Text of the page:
Village cricket is a term, sometimes pejorative, given to the playing of cricket in rural villages in England and Wales. Many villages have their own teams that play at varying levels in local or regional club cricket leagues.
When organised cricket first began in the 17th century, matches were played between rival parishes or villages and this level of competition has endured. It contrasts with what may be termed representative cricket whereby a team includes players from more than one parish (e.g., a team that represents a county or a country).
Village cricket teams are often made up of local residents only, although some teams' first XI can include players with connections to minor counties cricket clubs and members of the academies of the county cricket club of the county in which the team lies.
In many non-professional cricket leagues, the adjective "village" is a descriptor used humorously, self-deprecatingly, or, sometimes, pejoratively to convey a sense of amateurishness of some aspect of the team's (or an individual's) preparation, dress, conduct or play.
The annual National Village Cup competition began in 1972 and each year's competition is covered in detail (particularly the final) in the following Wisden Cricketers' Almanack. The Cricketer magazine is responsible for organising the competition.
It is open to qualifying teams (ie those from villages (not towns) up to a set maximum population - originally 2,500 but has risen to 10,000 as of 2019[update] - and surrounded by open countryside) from across England, Wales and Scotland. The final is played at Lord's Cricket Ground in London. The competition's headline sponsor has changed often in recent years; the 2017 competition was chiefly sponsored by British milk producers, Watsons.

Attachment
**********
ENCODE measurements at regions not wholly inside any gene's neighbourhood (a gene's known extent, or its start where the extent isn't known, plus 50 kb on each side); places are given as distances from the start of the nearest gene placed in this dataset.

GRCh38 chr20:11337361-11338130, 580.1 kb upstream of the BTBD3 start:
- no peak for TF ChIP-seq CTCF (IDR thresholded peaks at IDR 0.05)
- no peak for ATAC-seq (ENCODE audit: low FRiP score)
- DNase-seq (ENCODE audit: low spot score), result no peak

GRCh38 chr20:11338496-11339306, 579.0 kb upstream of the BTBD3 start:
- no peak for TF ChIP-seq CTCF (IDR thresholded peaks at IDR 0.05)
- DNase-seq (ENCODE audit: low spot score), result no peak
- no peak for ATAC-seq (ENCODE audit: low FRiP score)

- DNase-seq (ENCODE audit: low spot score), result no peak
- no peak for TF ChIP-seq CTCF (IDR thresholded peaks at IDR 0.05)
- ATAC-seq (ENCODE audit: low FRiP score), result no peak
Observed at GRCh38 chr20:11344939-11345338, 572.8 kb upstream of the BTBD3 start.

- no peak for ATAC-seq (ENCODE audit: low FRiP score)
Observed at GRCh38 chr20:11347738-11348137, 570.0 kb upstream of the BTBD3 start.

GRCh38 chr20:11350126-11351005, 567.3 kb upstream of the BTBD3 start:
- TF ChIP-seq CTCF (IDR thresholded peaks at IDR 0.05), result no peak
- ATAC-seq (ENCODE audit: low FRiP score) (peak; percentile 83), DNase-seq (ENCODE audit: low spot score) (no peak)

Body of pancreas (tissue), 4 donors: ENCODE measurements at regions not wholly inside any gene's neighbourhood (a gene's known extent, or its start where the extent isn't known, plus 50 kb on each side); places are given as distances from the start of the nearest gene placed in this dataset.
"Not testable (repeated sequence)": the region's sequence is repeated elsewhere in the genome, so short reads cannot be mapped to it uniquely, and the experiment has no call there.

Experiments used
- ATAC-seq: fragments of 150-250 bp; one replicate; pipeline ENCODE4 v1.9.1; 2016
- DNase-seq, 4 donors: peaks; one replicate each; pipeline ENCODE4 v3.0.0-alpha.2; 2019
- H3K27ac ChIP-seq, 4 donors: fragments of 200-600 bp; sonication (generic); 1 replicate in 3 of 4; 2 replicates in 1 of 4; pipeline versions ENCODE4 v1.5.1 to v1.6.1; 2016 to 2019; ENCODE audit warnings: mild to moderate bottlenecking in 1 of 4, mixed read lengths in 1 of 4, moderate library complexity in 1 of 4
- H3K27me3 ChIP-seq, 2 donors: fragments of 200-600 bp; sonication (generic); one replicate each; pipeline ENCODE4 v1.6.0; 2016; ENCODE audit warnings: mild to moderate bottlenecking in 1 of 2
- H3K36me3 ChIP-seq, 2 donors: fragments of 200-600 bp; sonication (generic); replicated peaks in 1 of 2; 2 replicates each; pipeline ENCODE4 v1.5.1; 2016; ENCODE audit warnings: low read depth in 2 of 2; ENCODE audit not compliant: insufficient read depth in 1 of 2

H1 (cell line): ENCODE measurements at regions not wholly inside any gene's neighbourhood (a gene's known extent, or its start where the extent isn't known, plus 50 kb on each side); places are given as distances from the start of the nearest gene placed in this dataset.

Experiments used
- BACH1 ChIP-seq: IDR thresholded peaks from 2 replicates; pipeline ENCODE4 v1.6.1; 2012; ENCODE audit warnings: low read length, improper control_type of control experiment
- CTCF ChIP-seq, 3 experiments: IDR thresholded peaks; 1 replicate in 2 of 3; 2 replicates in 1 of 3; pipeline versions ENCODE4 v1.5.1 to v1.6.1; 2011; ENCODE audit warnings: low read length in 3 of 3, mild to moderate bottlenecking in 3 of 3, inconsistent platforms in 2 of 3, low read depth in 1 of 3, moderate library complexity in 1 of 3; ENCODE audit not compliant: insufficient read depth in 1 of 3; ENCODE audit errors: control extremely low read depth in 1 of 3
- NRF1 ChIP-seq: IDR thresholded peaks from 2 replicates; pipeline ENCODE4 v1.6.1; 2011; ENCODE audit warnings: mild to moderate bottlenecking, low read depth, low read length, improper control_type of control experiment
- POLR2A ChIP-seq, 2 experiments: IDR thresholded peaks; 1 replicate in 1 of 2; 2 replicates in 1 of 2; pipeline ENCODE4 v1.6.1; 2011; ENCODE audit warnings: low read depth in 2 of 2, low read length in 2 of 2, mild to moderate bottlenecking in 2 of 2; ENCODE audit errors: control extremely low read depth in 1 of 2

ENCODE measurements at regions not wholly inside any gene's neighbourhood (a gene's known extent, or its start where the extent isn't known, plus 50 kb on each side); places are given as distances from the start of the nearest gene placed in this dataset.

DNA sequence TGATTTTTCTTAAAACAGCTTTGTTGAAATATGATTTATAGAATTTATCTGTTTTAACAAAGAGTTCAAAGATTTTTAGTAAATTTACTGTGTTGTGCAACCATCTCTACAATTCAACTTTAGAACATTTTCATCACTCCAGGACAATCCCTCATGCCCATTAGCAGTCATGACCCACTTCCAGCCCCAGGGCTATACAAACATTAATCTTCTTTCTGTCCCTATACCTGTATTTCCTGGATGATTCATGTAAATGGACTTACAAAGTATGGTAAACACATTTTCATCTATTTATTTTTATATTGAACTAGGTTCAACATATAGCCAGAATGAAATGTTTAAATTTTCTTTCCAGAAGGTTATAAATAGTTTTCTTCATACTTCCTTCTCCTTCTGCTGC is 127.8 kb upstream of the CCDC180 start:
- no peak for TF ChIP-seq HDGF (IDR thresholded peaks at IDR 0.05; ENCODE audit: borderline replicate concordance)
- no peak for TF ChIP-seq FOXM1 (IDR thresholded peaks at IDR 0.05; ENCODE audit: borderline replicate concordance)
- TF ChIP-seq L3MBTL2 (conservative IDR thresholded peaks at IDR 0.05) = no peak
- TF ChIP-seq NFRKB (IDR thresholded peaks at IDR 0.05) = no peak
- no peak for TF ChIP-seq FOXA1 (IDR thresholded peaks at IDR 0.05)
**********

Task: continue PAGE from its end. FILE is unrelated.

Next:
In popular mediaEdit
- The Midsomer Murders episode "Dead Man's Eleven" has a sub-plot about two village teams playing against each other.
- Outside Edge, a 1979 play by Richard Harris about a village cricket team; two TV adaptations were made.
- "When an Old Cricketer Leaves the Crease" is a 1975 song by Roy Harper that captures the atmosphere of a village cricket match.
- Wisden 148 (2012) p 714
- "Rules and Conditions for the 2014 Davidstow Village Cup" (PDF). The Cricketer. 2014. Archived from the original (PDF) on 2 April 2015. Retrieved 23 May 2019.
- "Rules and Conditions - Eligibility Criteria - 2019" (PDF). The Cricketer Village Cup. The Cricketer. Retrieved 23 May 2019.